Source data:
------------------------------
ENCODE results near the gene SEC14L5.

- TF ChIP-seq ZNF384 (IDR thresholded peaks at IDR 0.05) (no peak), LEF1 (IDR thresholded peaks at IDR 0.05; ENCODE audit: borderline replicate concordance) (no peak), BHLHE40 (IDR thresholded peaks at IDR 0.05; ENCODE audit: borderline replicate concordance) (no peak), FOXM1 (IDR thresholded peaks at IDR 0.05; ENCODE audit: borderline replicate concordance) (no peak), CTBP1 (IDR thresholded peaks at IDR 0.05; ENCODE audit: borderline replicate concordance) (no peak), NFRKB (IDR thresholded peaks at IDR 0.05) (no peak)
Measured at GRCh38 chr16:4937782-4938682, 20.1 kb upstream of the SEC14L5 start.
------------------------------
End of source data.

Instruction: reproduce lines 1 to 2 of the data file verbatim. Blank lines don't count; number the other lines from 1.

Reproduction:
ENCODE results near the gene SEC14L5.

- TF ChIP-seq ZNF384 (IDR thresholded peaks at IDR 0.05) (no peak), LEF1 (IDR thresholded peaks at IDR 0.05; ENCODE audit: borderline replicate concordance) (no peak), BHLHE40 (IDR thresholded peaks at IDR 0.05; ENCODE audit: borderline replicate concordance) (no peak), FOXM1 (IDR thresholded peaks at IDR 0.05; ENCODE audit: borderline replicate concordance) (no peak), CTBP1 (IDR thresholded peaks at IDR 0.05; ENCODE audit: borderline replicate concordance) (no peak), NFRKB (IDR thresholded peaks at IDR 0.05) (no peak)